incidents in which workers have been put at risk with symptoms consistent with
exposure to volatile organic compounds (VOCs) during the manufacture and
distribution of shoes, stakeholders are being urged to take a holistic approach
to reducing VOCs and safeguarding employees.
recent incidents in Vietnam have highlighted the dangers associated with the
release of toxic gases during the manufacture of shoes. In one case, over 110
workers began vomiting and passing out, and several people were hospitalized.
In the second case was less drastic but involved similar symptoms, with both factories
using the same equipment and shoemaking materials. Both incidents are currently
under examination, but the symptoms are consistent with gaseous poisoning from
Concerns over VOCs do not end with production. In
the Netherlands, it has been reported that shipping containers full of shoes have
been held at ports because the odor and gases contravened local laws. This
caused significant delays while the containers are degassed. If the gases
hadn’t been identified, the effects could have been similar to those in Vietnam.
organic chemical compounds that evaporate under normal indoor atmospheric
conditions. High volatility, a low boiling point means the compounds is more
likely to be emitted from a product or surface into the air. The European Union
(EU) defines VOC as, “any organic compound having
an initial boiling point less than or equal to 250 °C (482 °F)
measured at a standard atmospheric pressure of 101.3 kPa.”
VOCs are regulated in many
markets because of their negative effects, which can include headaches, eye and
throat irritation, nausea, dizziness and drowsiness, and some, such as benzene,
can be carcinogenic. For example, covering VOCs, the EU enforces Regulation (EU) 1907/2006 (REACH), Directive 1999/13/EC (The VOC Solvents Emissions
Directive) and various regulations and standards for air quality and emissions.
Countries, such as China, that did not previously restrict VOCs are now
introducing regulations that will affect several industries. Globally, these
regulations do and will impact shoes production.
In addition, VOCs also appear on industry restricted substance lists
(RSLs) from organizations like the Apparel and Footwear International RSL
Management Group (AFIRM) or American Apparel and Footwear Association (AAFA),
and on manufacturing restricted substance list (MRSL), such as Zero Discharge
of Hazardous Chemicals (ZDHC).
There are three main points at which VOCs are introduced into the
- Material processing e.g. leather tanning – degreasers, synthetic tanning agents and solvent-based leather finishing products – and the manufacturing of synthetic materials such as PU leather and PVC, etc.
- Assembly – solvent-based glues
- Finishing – substances used
during cleaning, marking, polishing and dressing
During this process, shoes may come into contact with a variety of VOCs.
When 490 footwear manufacturing facilities in Zhejiang, China, were studied, they
found an extensive list of VOCs, including methyl ethyl ketone (MEK), toluene,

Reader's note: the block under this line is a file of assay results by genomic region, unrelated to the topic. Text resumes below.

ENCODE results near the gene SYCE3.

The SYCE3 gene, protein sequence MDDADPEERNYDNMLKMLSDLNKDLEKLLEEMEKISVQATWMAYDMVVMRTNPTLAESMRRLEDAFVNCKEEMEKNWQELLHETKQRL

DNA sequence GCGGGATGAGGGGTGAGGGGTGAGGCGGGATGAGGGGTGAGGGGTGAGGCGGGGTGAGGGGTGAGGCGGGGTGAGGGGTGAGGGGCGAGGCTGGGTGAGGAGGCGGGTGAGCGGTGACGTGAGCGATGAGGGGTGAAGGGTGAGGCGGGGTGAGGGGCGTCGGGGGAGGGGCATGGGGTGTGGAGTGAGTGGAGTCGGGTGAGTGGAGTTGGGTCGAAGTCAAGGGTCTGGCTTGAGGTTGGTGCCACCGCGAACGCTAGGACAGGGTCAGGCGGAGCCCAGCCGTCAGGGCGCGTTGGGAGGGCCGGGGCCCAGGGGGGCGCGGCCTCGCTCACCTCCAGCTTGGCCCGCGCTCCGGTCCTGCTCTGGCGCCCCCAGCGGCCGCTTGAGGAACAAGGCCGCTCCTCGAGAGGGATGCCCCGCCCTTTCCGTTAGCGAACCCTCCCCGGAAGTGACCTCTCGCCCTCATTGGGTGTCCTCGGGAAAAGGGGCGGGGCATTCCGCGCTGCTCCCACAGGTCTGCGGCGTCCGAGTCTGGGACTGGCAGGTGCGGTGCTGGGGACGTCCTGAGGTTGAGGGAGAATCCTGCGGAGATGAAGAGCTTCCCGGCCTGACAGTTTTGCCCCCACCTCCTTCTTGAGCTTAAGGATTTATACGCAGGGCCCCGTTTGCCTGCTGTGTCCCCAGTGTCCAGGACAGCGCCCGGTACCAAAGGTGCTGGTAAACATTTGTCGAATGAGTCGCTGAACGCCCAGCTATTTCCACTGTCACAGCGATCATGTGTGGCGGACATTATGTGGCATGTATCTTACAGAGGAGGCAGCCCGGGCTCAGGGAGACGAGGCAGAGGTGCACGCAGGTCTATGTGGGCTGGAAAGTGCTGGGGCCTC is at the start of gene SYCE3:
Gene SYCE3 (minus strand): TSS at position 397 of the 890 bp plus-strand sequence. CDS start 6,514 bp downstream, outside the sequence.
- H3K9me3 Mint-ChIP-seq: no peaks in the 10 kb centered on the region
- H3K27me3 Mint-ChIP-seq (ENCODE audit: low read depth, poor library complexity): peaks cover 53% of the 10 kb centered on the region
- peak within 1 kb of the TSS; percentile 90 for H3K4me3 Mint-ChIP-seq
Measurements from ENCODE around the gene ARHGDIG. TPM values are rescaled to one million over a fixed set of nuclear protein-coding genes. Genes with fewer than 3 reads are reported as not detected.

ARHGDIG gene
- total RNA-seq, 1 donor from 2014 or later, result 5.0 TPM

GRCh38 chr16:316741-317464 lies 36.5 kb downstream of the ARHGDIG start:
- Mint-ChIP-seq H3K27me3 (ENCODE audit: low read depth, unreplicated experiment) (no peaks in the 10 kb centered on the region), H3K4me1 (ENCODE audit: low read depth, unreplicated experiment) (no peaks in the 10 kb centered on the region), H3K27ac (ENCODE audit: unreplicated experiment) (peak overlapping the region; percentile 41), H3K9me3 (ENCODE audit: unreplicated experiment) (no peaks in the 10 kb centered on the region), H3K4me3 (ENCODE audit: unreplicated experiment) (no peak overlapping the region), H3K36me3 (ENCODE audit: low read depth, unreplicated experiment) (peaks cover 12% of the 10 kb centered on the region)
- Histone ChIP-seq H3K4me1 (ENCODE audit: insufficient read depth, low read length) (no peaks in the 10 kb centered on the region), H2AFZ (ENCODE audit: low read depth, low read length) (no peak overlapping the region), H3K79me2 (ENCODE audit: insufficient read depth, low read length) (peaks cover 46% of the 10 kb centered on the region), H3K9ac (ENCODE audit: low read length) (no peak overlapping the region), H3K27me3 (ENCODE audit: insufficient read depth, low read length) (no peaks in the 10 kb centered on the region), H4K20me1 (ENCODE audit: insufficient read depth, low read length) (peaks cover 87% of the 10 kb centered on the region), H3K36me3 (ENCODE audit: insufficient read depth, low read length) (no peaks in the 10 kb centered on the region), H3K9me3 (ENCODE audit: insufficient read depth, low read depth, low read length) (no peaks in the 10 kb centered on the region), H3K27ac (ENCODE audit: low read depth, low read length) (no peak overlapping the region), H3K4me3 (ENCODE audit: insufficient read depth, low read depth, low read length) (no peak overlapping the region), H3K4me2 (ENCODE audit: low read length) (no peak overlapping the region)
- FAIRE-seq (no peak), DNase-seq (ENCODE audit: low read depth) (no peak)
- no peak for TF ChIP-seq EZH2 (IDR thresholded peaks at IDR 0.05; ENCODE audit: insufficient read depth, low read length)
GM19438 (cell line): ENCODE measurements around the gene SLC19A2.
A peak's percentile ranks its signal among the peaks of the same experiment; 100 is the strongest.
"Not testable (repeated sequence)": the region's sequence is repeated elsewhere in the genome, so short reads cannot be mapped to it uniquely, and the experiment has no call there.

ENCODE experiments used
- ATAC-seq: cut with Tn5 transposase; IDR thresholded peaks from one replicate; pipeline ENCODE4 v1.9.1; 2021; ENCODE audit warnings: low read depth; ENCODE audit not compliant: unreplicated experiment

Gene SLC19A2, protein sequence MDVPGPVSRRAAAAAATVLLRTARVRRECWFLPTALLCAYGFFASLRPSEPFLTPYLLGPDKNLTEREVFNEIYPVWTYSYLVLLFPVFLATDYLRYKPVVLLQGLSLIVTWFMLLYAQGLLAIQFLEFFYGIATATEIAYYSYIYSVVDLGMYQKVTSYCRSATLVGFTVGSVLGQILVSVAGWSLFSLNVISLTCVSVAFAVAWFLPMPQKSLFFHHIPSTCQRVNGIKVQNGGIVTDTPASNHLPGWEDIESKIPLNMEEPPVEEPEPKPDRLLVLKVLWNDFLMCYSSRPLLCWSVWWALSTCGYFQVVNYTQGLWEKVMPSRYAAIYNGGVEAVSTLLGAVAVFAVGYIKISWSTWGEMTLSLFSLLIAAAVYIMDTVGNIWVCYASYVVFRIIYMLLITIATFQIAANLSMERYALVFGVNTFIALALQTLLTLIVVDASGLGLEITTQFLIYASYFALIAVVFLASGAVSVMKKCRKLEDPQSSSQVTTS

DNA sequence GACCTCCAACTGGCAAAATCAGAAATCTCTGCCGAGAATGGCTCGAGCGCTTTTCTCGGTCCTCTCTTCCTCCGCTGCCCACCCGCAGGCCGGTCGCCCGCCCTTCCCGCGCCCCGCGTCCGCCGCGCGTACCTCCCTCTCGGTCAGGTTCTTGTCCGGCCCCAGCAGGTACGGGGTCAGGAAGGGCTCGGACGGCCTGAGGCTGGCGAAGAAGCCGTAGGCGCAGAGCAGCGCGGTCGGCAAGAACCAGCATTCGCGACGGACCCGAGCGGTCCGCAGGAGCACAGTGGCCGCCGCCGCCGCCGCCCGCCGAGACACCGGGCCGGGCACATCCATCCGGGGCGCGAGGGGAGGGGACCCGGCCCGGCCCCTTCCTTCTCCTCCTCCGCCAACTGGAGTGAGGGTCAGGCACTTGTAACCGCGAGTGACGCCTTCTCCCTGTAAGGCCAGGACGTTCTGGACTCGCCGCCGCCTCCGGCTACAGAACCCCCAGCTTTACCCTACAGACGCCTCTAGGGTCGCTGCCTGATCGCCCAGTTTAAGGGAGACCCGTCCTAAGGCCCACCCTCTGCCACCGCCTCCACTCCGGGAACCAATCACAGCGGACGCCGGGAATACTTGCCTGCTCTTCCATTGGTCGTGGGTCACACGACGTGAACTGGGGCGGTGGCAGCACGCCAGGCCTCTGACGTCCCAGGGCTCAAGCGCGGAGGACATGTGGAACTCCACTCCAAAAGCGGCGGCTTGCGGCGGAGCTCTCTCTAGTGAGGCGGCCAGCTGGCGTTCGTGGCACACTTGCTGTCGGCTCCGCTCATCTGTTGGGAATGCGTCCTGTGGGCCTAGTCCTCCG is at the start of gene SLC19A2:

acetone, cyclohexanone, ethyl acetate, xylene, dichloromethane, cyclohexane,
dimethyl carbonate, vinyl acetate. Other ingredients included benzene,
chloroform, hexane, formaldehyde and acetonitrile.
manufacturers and distributors of shoes, the problem stems from the fact VOC gases
accumulate over time and may not, therefore, be readily identified until it is
too late. For example, when workers became ill in the Vietnamese factory. In
the case of shipping containers, it was when they reached dockside. In both
cases, the human effects were, or could have been, very severe. For the
manufacturers, brands and retailers, the impact on their business was also severe.
global markets, with international supply chains, demand speed and efficiency.
Manufacturing delays or rejection at a border will significantly impact the
supply chain. While companies are not currently able to completely phase out VOCs
in shoe manufacturing, they should ensure their use is controlled and
minimized. If products are rejected or delayed because of VOC application, the
financial impact can be severe.
SGS offers a comprehensive range of solutions to footwear
manufacturing industry. They take a holistic approach to VOCs, helping brands
implement multiple year plans for VOC reduction, undertaking root cause
analysis to identify where VOCs are entering the value chain. In addition, they
can support importers when consignments are held at borders. From processing,
through manufacturing and shipping, SGS has the expertise to help footwear
manufacturers meet their obligations regarding VOCs – delivering safe and
compliant products to markets around the globe. Learn more about SGS VOC
For more information, please contact:
Eric Wang, PhD
Consumer and Retail
Global SL Chemical Services and Innovation
Tel: +86 (0)21 6115 6893
SGS is the world’s leading inspection,
verification, testing and certification company. SGS is recognized as the
global benchmark for quality and integrity. With more than 97,000 employees,
SGS operates a network of over 2,600 offices and laboratories around the world.